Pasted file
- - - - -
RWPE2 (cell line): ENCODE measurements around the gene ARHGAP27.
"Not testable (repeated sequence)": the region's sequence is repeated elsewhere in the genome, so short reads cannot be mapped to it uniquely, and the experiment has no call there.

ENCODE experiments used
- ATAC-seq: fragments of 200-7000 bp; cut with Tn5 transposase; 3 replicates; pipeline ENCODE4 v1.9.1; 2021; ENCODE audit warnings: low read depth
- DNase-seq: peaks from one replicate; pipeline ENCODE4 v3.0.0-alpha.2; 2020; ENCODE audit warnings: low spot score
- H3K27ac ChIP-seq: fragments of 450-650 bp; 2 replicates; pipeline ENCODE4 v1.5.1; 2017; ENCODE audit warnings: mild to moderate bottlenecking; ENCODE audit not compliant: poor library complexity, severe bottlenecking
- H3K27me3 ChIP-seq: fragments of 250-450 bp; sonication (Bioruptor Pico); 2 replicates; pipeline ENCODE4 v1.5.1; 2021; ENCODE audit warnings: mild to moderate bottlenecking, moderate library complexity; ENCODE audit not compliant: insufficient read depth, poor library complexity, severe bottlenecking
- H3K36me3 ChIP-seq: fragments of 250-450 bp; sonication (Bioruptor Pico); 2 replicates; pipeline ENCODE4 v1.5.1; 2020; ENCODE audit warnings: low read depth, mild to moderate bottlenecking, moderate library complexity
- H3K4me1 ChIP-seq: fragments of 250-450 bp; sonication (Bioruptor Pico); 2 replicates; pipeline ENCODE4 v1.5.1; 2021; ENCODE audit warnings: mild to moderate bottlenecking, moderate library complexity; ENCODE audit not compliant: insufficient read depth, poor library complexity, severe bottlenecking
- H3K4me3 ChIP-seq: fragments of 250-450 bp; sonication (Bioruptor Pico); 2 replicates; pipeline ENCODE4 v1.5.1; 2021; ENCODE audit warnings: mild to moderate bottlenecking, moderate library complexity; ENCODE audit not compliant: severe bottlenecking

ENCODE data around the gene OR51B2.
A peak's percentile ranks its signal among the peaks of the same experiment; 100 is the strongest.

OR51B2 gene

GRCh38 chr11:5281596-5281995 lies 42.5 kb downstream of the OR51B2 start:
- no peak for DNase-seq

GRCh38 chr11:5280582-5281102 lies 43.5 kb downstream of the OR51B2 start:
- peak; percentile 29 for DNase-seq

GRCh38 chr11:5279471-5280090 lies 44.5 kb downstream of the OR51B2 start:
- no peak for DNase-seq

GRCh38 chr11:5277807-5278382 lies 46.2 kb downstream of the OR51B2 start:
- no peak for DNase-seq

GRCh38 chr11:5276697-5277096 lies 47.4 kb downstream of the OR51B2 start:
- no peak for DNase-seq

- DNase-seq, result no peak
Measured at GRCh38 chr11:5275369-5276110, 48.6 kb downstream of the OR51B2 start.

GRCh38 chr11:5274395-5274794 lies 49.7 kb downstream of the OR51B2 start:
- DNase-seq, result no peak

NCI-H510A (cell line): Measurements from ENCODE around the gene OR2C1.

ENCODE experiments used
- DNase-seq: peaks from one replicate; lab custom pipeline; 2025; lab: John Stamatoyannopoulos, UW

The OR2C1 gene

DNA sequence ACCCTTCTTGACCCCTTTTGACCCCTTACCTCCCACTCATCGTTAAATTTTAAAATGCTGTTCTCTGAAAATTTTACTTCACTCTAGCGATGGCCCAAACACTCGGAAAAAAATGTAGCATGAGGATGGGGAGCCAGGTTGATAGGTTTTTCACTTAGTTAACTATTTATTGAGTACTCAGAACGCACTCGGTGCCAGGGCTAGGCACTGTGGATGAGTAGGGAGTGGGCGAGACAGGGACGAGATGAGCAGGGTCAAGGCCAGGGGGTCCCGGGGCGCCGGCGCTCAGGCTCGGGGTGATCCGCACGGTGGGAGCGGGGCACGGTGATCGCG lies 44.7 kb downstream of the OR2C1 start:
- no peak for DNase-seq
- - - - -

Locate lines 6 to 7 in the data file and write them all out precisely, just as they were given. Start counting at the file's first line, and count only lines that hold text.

- H3K27ac ChIP-seq: fragments of 450-650 bp; 2 replicates; pipeline ENCODE4 v1.5.1; 2017; ENCODE audit warnings: mild to moderate bottlenecking; ENCODE audit not compliant: poor library complexity, severe bottlenecking
- H3K27me3 ChIP-seq: fragments of 250-450 bp; sonication (Bioruptor Pico); 2 replicates; pipeline ENCODE4 v1.5.1; 2021; ENCODE audit warnings: mild to moderate bottlenecking, moderate library complexity; ENCODE audit not compliant: insufficient read depth, poor library complexity, severe bottlenecking